WHAT IS CHINESE FOOD?
Its cuisine, which incorporates some of the first-known herbs and spices, is steeped in the art of balance: the cold and the hot, the sweet and the sour, the subtle and the pungent. Ginger is a great example of an ingredient that balances subtle sweetness with a warming spicy flavor. The unique flavor of white pepper is essential to the cuisine, as is the flavor and crunch of sesame seeds.
HOW TO MAKE CHINESE FOOD AT HOME
With the right mix of herbs and spices, it is easy to recreate in your own kitchen the perfectly balanced dishes from your favorite take-out restaurants. Use this resource as a starting place for how to cook Chinese food. You can slowly add to your pantry, learn about new cooking tools, and build your Chinese food recipes repertoire.
IS CHINESE FOOD UNHEALTHY?
All Asian foods will provide a wide variety of ingredients, which is a healthy way to approach every meal. When in China, you can expect to see many balanced options. Eating out at a Westernized Chinese restaurant can include a lot of different sauces that contain unknown quantities of salt or sugar, and you may be selecting a lot of fried foods. If you think you are eating high quantities of fried, salty or sugary foods, then it may be a good idea to learn how to cook your favorite Chinese takeout at home.
CHINESE FLAVOR STORIES
Find catered information about Chinese food and cooking, including ideas on how to celebrate with traditional Lunar New Year food.
- Egg Roll in a Bowl is all Flavor and No Fuss
- The 8 Essential Tools for Chinese Cooking
- 4 Genius Stir Fry Tricks You (Probably) Don't Know Yet
- Lunar New Year Recipes and Traditions
- The Complete Guide to Mastering Chinese Dumplings at Home
- How to Make Congee Without a Recipe
WHAT SPICES ARE USED IN CHINESE COOKING?
Asian aromatic spice is critical for Chinese cuisine and intertwines the concepts of balancing the flavor with the body and mind.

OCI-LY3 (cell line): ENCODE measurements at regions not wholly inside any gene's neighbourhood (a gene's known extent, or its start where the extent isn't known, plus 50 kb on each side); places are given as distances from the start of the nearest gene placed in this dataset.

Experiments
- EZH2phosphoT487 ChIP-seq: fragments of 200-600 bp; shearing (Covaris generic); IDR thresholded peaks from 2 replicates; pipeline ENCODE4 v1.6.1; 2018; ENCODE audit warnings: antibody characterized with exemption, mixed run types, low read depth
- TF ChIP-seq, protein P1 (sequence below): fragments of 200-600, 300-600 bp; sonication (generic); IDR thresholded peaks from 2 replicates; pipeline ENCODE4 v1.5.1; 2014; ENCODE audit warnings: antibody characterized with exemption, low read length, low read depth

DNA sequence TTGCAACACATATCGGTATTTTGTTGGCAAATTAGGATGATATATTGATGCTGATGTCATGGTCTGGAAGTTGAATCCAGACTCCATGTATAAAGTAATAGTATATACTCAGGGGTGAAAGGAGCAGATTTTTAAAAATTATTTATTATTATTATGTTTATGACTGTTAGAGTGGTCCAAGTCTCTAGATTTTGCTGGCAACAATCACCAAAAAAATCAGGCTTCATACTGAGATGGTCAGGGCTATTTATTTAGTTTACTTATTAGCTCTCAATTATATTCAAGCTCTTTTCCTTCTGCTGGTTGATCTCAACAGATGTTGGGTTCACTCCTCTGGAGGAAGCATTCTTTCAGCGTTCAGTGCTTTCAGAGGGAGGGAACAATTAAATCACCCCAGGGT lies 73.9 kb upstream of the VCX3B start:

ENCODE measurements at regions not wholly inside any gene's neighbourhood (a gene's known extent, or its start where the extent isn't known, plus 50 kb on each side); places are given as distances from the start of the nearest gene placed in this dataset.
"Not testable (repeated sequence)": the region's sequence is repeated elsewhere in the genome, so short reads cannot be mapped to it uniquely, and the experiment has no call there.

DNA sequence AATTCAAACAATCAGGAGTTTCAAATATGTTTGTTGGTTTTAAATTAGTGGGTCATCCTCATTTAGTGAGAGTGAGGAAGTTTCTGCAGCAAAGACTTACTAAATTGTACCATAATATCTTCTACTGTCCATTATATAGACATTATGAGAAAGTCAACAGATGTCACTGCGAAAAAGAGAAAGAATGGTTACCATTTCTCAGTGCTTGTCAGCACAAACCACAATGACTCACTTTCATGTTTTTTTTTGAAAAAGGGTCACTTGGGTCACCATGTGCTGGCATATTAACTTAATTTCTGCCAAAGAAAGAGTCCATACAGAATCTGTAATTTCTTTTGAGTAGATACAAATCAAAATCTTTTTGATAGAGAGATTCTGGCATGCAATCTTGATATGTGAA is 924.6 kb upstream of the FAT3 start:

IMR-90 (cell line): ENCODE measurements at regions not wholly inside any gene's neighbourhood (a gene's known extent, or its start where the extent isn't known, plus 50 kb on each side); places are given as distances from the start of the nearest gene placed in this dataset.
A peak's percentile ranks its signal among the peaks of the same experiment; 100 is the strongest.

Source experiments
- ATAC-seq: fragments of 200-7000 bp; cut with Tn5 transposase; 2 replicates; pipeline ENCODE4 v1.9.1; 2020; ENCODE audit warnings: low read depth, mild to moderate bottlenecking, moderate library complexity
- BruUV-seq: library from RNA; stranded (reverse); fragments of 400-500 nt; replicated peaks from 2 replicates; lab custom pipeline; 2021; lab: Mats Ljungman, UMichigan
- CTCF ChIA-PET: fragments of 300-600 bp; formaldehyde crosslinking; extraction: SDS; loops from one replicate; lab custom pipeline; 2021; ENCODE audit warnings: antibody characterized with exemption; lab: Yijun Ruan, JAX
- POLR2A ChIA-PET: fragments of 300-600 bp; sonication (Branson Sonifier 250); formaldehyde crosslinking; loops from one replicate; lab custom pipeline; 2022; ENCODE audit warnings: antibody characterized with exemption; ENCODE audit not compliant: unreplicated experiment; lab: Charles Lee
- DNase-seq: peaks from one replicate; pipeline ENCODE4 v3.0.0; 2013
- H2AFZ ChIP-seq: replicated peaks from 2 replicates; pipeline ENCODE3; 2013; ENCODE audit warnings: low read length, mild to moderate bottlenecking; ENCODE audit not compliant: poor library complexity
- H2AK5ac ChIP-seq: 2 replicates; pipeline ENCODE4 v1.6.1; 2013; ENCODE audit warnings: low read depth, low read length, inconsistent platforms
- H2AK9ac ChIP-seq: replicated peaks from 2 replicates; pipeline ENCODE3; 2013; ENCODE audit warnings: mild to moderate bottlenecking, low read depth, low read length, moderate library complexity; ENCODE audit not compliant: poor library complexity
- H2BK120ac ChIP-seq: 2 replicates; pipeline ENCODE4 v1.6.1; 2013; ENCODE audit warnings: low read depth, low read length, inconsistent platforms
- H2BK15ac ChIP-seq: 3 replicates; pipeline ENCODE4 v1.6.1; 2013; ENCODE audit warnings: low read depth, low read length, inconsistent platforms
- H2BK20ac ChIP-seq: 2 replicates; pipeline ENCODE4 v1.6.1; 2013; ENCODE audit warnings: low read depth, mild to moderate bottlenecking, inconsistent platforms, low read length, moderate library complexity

Learn more below about herbs and spices for Chinese food and see what you want to start stocking regularly in your pantry.
White pepper is used for its milder bite and earthy aroma. In Chinese kitchens, it’s great for adding some real heat to stir-fries and noodles. Add black pepper, red chiles, sanshō pepper and Szechuan peppercorns for more of that kick. Try McCormick Ground White Pepper.
Use these tiny, crunchy seeds on Chinese noodles and stir-fries for added texture. Toasting intensifies the rich, nutty flavor of sesame seeds, and adds color and notes of caramel as well. Try McCormick Sesame Seeds.
Red pepper is featured in many cuisines, and Chinese features it prominently as a source of heat and spice in vegetable and meat stir-fries alike. Explore more uses and our quality sourcing for Spicy Red Peppers and try McCormick Crushed Red Pepper for your next Chinese recipe. Learn more about red peppers, one of the most popular spices.
Garlic is a member of the lily family, native to Central Asia and is the friendly cousin to leeks, chives, onions and shallots. Try McCormick Garlic Powder. Trying to swap fresh with powder or vice versa? Find out how much garlic powder equals one clove.
In China’s Han dynasty, the clove was used to sweeten the breath. A few cloves in the mouth were mandatory for anyone approaching the emperor. Try McCormick Whole Cloves. Learn more uses for both Ground and Whole Cloves.
Commonly found in some Cantonese dishes, curry was once considered an exotic ingredient to traditional Chinese cooks. Try McCormick Curry Powder and learn about additional spices that pair well with Curry Spice.
Cinnamon is one of the characteristic ingredients found in Chinese Five Spice and brings a subtle sweet and spicy balance to the dishes. Try McCormick Ground Cinnamon. Learn more about Cinnamon spice pairings that finds its way into everything from coffee to lamb.
IF YOU LIKE SPICY CHINESE FOOD, TRY THESE CUSINES NEXT:
Switch up some of the herbs and spices for a different take on your favorite dish. If you like Korean for its spicy food, find cuisine-based spices lists for these top-spicy cuisines:
- Learn about the chili pepper Gochugaru in Korean Cuisine.
- Blend hot and cool flavors of Thai cuisine.
- Discover the diverse, region-based spices of Indian cuisine.
- Mexican cuisine will fill your recipes with more aromatic flavors.
- Peruvian will give you a reason to get that smoked paprika.
- Discover more Japanese Meals in our Beginner's Guide to Japanese Cuisine.
Look through more of our cuisine-focused flavor guides to find more recommended spices, herbs, cooking techniques and recipes inspired by each cuisine.
Want to create a meal plan for your Chinese recipes? Need help planning your weekly meals and want to try new recipes? Save your favorite food, dessert, drink recipes and organize your ingredients with McCormick Meal Planner.